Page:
We left the Bloomfield River at first light, in anticipation of a long hoof down to Cape Tribulation. First the climb up the escarpment from the River, then across the open forest plateau, before descending down into the full-on rainforest and along the track just in from the beaches to Cape Tribulation. Nearly forty kilometres, so we’d certainly need the full day.
A great day to be doing the walk, and we were sweating like pigs by the time we’d scaled the hill and were tramping across the plateau. Feeling good though, and seemed to be doing well time-wise. Continue reading NOT A GOOD NIGHT’S SLEEP.
DANCING IN AFGHANISTAN
Lapis lazuli lakes stepped down in lacy rapids and hanging waterfalls, before losing themselves in the sand and rubble deposited by the crumbling walls of the towering escarpment. Sunbeams of gold streamed through a cleft high in the ragged ridge, casting a dazzling spotlight on the adjacent rockface. The valley below my rocky knoll was veiled in a deepening purple, with pale blue mists distinguishing the higher ground and obscuring the lakes.
For many months the waters freeze over, and snow blankets the landscape; even in the height of summer, the temperature plummeted the moment the sun dipped below the jagged horizon.
Shivering as an icy gust of wind penetrated my inadequate clothing, I hastened down towards the three tents which comprised the temporary seasonal village of Band-i-Amir. A perimeter of rough stone walls formed a partial barrier against the weather and wolves, and thwarted the cruel wind, but canvas did little to insulate the tent and its inhabitants. Continue reading DANCING IN AFGHANISTAN
He was a beggar. Laxman. Just another of the hoarde of beggars who clustered around the Ashram, where they could always anticipate a good midday meal handout, and perhaps a few paise in alms from the pilgrims and devotees of Ramana Maharshi, who passed by in a constant flow.
Like many of the beggars, Laxman had not always been one with his hands stretched out in hope of generosity. He had a history too, of a life far less dependent on others; less humbling. Continue reading LAXMAN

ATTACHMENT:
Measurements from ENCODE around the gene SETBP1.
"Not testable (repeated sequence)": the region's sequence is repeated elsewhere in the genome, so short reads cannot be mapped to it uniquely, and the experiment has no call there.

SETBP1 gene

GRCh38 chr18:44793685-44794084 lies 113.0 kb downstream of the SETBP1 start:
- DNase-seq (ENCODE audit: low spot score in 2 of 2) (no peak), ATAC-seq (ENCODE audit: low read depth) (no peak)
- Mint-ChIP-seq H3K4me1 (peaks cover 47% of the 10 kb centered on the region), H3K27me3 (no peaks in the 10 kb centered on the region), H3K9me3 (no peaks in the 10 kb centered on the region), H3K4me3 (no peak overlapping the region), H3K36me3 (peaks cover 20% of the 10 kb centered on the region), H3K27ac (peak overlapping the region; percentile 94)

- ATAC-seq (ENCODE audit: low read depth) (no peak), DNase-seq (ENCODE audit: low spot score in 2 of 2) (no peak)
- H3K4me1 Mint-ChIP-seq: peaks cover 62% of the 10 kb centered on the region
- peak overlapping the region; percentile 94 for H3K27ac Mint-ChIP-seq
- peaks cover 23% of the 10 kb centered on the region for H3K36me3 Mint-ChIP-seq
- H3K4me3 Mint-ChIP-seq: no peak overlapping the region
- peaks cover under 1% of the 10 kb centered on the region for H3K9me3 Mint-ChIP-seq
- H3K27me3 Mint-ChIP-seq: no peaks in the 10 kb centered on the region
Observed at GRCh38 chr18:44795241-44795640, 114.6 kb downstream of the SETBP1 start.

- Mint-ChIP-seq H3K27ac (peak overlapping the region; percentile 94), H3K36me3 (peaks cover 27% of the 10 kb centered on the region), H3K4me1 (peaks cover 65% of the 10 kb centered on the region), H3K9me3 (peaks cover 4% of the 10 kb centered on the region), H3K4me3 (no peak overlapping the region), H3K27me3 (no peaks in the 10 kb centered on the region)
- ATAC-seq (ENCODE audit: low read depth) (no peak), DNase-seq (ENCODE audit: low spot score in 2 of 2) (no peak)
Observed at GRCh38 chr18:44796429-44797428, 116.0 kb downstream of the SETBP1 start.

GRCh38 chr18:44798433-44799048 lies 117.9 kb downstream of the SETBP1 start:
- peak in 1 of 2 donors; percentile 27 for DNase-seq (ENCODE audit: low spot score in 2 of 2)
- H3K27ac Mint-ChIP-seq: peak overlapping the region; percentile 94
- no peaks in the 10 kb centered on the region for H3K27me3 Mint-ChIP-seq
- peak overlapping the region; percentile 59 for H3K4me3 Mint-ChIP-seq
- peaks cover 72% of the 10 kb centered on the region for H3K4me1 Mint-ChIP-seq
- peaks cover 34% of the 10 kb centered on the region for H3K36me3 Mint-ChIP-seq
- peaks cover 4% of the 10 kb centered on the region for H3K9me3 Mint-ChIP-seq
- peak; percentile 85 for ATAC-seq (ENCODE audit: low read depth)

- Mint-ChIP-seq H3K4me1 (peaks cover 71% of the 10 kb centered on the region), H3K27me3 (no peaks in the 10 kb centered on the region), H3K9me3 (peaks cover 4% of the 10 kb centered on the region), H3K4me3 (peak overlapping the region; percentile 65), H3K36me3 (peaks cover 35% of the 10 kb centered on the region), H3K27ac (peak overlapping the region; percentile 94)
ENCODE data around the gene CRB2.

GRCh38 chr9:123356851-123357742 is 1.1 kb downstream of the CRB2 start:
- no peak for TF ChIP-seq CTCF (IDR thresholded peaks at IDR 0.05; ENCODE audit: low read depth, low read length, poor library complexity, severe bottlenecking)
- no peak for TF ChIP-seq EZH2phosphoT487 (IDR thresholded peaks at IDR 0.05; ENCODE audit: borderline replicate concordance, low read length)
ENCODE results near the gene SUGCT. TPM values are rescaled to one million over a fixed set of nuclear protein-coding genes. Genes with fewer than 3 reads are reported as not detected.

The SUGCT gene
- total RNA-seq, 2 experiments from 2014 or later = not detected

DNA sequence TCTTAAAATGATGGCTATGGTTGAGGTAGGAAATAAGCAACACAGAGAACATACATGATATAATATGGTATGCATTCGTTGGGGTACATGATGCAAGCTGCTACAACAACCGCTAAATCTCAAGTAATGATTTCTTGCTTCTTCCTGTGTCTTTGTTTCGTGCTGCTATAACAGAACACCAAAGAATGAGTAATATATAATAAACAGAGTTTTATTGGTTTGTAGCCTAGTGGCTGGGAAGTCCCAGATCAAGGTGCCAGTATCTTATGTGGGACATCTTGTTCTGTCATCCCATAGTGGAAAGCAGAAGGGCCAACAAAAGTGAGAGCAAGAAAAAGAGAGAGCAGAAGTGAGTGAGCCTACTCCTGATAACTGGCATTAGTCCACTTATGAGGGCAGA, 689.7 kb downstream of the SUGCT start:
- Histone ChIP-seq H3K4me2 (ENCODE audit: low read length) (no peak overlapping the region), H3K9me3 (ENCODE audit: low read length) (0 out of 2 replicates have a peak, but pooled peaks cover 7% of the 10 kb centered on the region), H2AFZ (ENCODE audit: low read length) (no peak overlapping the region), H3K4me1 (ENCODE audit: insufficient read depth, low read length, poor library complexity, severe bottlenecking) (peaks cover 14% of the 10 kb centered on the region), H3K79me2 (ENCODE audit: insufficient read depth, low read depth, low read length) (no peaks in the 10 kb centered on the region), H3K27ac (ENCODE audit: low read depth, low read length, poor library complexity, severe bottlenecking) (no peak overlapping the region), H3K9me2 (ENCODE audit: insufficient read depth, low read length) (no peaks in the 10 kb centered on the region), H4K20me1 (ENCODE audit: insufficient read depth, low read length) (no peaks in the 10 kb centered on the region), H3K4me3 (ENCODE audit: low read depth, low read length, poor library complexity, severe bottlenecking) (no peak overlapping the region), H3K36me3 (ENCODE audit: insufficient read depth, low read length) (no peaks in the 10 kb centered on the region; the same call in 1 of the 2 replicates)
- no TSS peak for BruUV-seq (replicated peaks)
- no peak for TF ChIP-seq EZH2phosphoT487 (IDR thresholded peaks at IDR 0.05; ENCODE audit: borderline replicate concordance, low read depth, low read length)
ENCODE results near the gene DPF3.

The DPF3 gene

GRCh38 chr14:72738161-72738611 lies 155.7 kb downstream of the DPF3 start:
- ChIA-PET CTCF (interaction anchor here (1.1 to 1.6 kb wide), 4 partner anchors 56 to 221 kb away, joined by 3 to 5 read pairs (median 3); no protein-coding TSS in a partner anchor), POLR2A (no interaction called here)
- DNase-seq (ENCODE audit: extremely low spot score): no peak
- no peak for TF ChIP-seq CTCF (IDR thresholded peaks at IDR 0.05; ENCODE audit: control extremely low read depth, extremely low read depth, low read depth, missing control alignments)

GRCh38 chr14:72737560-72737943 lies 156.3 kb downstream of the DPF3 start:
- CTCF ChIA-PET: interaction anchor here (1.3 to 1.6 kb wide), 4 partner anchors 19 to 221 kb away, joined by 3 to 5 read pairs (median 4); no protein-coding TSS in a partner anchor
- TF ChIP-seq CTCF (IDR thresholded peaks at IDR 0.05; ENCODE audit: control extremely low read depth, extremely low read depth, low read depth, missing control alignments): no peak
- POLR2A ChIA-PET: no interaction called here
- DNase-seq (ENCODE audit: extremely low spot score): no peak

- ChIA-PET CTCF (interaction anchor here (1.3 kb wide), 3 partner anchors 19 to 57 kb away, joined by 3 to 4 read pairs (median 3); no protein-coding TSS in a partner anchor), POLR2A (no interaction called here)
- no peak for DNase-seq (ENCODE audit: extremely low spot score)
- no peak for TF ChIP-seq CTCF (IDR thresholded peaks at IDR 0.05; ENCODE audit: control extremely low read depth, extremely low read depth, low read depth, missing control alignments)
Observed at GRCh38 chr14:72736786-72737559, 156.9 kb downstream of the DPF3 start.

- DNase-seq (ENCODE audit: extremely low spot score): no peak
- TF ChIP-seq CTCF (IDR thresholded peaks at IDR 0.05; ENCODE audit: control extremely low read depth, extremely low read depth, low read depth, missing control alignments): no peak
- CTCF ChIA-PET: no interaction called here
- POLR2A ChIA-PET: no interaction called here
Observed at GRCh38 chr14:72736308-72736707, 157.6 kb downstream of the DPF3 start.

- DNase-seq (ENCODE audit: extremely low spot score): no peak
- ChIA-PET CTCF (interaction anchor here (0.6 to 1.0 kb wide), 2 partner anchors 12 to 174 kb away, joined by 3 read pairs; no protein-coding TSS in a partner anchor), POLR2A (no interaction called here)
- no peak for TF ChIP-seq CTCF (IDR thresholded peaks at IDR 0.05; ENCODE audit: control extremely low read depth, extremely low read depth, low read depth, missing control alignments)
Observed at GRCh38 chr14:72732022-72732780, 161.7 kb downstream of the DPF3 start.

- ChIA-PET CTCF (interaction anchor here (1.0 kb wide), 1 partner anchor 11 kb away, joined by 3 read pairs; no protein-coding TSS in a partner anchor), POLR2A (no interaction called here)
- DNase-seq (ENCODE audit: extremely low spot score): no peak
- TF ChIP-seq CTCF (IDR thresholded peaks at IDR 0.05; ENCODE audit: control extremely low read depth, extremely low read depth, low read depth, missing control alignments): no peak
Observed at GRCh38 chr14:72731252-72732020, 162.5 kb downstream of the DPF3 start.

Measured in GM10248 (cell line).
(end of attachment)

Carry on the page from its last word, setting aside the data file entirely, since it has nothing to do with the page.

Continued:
I was absolutely broke, in India. Well, to be more accurate, I had just four rupees and a few paise – around forty cents – in my wallet, although I had several thousand dollars in traveller’s cheques. My problem was really only temporary, since as soon as the banks would open, my poverty would be past. Continue reading BEGGARS BANQUET
The day started badly. The end of April, inland south India. Hot. Very hot. With the temperature shimmering around 40 degrees at nine in the morning, and likely to rise by another five degrees by early afternoon, staying home in the relative cool of my shady garden was definitely the activity of choice.
Continue reading HANUMAN’S GRACE
Ramesh the cycle-rickshaw wallah: Mughal-style baked partridge for breakfast?
We arrived late in the evening at Agra Cantonment station. As usual, a mob of rickshaw drivers advanced on us aggressively, each demanding our patronage.
“Me sahib, madam – take me. I am strong and cheap.”
“No no, ji, he is a scoundrel fellow who will cheat you. You must be taking me!”
One fellow waited beyond the melee, apparently refusing to be a part of such indignity. I approached him and named the hotel where we wanted to go.
Continue reading AGRA – 1975